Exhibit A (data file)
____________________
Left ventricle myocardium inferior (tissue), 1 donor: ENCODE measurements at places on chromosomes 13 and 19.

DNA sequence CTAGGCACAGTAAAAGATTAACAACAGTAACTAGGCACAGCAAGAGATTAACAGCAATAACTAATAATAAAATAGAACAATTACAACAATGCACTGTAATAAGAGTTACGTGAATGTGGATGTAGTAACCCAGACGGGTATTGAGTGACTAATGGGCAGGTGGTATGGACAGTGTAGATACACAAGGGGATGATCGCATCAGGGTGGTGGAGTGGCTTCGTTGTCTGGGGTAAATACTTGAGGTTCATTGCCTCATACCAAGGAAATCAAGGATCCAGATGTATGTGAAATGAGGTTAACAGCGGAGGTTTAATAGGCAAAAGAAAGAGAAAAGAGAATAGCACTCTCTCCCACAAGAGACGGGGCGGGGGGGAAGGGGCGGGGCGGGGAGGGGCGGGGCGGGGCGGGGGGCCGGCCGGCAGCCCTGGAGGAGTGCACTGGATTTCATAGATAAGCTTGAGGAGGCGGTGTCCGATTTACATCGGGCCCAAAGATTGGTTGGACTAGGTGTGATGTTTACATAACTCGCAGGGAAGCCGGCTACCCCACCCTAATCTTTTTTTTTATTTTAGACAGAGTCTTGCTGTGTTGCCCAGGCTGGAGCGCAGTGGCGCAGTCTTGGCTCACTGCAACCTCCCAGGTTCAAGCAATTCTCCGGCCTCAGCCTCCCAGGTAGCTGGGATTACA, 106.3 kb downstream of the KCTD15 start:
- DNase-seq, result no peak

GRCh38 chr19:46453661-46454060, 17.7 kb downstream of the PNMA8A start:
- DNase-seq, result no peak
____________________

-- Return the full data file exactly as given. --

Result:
Left ventricle myocardium inferior (tissue), 1 donor: ENCODE measurements at places on chromosomes 13 and 19.

DNA sequence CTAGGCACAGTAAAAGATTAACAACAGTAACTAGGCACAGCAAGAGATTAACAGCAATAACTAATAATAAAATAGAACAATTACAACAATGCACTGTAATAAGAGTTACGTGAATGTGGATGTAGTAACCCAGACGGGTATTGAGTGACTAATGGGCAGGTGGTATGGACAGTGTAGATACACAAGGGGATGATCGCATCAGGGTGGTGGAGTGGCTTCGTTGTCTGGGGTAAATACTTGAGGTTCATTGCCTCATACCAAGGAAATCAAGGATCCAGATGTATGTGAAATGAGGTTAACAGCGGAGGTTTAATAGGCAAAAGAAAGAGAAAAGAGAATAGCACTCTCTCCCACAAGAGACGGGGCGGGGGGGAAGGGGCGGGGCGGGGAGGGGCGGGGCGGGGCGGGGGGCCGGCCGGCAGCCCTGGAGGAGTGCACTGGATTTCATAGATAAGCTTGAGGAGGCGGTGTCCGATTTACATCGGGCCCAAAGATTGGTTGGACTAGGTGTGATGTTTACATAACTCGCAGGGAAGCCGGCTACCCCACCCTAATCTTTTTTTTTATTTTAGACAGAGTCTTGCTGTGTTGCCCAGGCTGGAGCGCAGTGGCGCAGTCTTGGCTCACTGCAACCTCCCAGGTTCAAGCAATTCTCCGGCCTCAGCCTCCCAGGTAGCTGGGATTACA, 106.3 kb downstream of the KCTD15 start:
- DNase-seq, result no peak

GRCh38 chr19:46453661-46454060, 17.7 kb downstream of the PNMA8A start:
- DNase-seq, result no peak